A group of giant tampons danced in front of parliament house on Wednesday. No, really.
This ‘tampon tax’ thing is quickly becoming a bleeding nightmare for Prime Minister Tony Abbott. On Monday night his treasurer promised to lobby the states to have the GST removed from sanitary items live on national television and now he’s had a group of them camped out on his lawn. Tampons that is, not treasurers.
Bloody hell. It’s not easy being the Minister for Women these days.
Despite the pressure, Tones still hasn’t budged on the issue. Instead, he’s said removing the tax on tampons was certainly “not something that this Government has a plan to do,” adding it was a matter that fell under the jurisdiction of the states.
The debate has been flowing again thanks to Sydney University student Subeta Vimalarajah, who launched an online petition three weeks ago calling on the treasury to have the tax removed.
And it was she, along with protest group GetUp!, who took the fight to Parliament house on Wednesday morning.
Tampons in toe and armed with placards, their message to Tony was boldly printed on an a giant (and rather excellent) billboard behind them: “Mr Abbott, stop hiding from the tampon tax.”
Earlier in the week, Subeta answered a few questions about the campaign for us. She said she was unsurprised by the PM’s response.
“He hasn’t actually addressed the fundamental question of whether sanitary products are health goods yet,” she told Mamamia. “Hopefully some more pressure around the issue can push him to a proper response instead.”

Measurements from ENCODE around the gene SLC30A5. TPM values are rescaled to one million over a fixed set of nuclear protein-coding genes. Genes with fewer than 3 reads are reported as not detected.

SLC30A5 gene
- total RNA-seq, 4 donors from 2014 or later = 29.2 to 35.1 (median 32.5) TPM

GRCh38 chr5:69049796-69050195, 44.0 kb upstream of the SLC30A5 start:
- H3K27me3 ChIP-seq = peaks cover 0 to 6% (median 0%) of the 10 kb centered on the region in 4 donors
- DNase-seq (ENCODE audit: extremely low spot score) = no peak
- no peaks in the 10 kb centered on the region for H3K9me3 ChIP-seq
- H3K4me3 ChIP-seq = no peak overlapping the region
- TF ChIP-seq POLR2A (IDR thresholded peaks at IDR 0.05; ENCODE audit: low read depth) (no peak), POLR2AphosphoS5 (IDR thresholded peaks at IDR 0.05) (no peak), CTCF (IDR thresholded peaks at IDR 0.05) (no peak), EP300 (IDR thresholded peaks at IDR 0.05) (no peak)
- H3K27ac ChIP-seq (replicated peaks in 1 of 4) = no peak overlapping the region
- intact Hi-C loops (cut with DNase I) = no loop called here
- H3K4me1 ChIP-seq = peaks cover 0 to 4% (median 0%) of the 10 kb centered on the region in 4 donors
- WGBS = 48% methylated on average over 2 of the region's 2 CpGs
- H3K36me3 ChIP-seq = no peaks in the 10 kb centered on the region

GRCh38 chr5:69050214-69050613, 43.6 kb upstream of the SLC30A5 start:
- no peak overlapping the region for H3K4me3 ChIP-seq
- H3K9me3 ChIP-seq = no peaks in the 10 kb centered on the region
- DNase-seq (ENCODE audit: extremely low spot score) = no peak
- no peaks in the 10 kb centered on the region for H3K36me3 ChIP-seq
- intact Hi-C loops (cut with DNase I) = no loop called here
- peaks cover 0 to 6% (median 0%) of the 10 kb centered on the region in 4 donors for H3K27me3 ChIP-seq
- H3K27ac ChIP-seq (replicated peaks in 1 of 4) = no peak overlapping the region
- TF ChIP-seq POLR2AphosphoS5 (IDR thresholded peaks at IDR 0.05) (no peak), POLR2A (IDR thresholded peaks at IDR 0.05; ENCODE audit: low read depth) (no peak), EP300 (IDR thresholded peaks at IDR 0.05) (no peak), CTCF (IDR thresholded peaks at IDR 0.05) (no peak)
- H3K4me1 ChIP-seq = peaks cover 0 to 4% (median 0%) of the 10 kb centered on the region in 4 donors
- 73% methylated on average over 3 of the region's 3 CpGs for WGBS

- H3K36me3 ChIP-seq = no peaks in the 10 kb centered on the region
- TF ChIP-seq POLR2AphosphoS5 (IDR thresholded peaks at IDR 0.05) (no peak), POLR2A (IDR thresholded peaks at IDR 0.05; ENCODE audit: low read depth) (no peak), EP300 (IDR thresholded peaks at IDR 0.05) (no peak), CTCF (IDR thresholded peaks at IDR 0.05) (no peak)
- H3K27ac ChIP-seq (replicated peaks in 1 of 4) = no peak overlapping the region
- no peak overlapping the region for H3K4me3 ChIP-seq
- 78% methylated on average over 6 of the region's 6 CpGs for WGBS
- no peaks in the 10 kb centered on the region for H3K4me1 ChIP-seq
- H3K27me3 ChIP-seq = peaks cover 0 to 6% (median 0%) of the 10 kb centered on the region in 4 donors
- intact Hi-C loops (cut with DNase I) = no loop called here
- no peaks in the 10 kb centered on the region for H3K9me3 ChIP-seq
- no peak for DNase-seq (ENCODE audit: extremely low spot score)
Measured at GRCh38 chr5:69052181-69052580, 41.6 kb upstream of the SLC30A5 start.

This week, Mamamia Out Loud had advertising guru Dee Madigan on the panel. She called for a National WHITE PANTS day in solidarity of axing the tax. But of course. (Post continues after audio:)
Despite Abbott’s ambivalence, she said the campaign had been far more successful than she could have imagined. She also said she was grateful to Treasurer Joe Hockey for finally taking the issue on board.
“Of course, there has been a fair amount of euphemisms and awkward silences, but that is testament to the taboo we are trying to challenge. It’s great to be having a conversation about the tax, but it’s even better that this has opened up Australia to the reality of periods.
“We still have 3 states to win over and a Prime Minister. This issue has been talked about too much over the last decade with no result, I’m not stopping until we have a solution.”
Here she is, calling for one in Canberra.
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